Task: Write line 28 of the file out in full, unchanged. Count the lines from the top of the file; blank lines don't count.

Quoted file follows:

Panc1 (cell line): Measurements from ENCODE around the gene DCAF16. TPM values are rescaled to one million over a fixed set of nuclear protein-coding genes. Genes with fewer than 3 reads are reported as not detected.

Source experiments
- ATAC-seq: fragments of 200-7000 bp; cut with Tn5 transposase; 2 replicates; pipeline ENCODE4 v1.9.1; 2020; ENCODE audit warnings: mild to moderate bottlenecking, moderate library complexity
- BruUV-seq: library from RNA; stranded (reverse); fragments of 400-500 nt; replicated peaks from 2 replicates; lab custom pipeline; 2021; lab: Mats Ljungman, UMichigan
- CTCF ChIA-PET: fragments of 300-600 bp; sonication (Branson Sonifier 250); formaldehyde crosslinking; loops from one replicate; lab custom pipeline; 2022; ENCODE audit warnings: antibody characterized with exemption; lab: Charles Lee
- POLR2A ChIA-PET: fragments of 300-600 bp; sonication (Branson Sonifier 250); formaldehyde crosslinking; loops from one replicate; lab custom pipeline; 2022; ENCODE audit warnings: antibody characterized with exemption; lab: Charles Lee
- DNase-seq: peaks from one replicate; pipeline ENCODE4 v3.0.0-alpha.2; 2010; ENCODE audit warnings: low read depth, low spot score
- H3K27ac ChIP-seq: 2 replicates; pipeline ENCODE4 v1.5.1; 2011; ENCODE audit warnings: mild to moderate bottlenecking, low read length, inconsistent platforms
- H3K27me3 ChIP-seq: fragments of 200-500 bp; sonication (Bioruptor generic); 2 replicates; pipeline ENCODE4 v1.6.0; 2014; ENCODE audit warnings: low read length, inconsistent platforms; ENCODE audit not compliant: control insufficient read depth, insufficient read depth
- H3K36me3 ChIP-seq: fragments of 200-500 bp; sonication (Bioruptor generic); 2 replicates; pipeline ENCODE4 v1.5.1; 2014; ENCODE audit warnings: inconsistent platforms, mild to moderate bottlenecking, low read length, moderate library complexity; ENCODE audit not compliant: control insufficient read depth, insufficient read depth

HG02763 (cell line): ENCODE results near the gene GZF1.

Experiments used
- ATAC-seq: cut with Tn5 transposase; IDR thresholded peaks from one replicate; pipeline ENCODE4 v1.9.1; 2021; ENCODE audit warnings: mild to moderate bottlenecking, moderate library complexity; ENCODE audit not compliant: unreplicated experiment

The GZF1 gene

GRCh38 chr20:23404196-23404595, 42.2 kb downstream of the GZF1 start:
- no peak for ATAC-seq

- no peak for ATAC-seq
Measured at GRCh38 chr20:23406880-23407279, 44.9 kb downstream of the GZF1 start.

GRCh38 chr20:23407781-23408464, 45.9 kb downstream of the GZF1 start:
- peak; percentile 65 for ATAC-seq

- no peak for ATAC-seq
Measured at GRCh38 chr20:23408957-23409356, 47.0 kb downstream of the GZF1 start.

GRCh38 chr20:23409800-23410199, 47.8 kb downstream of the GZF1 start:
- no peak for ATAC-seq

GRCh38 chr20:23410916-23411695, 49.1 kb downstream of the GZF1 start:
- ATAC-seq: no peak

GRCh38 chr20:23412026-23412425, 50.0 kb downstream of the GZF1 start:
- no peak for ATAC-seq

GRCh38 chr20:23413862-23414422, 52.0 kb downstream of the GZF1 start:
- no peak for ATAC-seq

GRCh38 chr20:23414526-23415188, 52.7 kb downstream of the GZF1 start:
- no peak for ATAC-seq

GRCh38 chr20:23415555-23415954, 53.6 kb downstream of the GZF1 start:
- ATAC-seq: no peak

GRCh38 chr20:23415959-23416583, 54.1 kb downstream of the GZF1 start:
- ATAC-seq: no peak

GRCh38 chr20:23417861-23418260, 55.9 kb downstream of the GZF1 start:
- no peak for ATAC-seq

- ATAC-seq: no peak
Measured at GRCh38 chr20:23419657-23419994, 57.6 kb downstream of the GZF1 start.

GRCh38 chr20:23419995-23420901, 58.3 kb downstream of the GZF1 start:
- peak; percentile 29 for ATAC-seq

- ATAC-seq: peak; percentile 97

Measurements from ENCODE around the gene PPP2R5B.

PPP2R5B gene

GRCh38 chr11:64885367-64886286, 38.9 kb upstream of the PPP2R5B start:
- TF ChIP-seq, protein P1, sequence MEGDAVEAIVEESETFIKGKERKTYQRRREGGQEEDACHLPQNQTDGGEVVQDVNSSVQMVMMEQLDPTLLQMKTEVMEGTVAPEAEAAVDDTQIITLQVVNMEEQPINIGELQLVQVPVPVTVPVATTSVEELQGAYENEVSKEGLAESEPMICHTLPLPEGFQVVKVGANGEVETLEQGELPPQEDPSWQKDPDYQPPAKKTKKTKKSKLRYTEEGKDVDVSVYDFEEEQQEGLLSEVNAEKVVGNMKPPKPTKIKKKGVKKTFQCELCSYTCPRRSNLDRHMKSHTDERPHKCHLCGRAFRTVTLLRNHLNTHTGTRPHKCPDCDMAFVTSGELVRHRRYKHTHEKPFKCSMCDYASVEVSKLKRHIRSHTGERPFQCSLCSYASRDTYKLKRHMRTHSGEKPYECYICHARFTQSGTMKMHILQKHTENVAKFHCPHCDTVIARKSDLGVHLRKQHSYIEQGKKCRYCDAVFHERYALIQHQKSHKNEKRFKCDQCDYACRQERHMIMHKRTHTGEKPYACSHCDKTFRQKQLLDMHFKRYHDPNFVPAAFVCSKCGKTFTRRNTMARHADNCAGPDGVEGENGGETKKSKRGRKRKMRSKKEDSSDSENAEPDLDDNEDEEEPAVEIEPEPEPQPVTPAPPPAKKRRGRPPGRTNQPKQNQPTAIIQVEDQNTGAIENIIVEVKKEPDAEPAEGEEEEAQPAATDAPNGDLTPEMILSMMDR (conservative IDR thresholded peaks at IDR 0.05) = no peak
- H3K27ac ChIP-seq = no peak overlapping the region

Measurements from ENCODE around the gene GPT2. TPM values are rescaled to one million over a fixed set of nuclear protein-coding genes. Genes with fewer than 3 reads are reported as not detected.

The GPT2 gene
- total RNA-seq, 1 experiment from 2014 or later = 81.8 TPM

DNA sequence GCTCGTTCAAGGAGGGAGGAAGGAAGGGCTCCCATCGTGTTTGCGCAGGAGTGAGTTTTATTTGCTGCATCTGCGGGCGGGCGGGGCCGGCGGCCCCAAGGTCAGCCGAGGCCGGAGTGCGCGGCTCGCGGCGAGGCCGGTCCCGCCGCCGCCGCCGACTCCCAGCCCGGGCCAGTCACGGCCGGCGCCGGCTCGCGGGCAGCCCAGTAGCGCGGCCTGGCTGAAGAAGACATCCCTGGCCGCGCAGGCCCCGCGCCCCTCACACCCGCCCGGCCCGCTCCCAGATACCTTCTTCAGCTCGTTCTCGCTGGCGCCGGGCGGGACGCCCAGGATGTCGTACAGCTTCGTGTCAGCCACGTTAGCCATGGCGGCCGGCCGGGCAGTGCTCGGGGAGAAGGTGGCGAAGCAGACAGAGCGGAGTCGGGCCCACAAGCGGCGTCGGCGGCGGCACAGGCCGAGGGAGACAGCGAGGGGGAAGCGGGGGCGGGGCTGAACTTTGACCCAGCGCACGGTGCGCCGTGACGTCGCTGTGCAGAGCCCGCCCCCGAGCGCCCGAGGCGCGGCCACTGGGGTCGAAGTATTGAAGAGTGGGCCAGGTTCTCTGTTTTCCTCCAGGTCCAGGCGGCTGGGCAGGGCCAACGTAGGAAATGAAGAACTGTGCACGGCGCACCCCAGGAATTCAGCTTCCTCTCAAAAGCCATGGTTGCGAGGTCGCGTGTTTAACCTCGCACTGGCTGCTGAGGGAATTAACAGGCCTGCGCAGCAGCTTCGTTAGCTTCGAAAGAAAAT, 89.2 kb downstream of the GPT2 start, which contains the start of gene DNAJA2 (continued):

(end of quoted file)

- no peak for ATAC-seq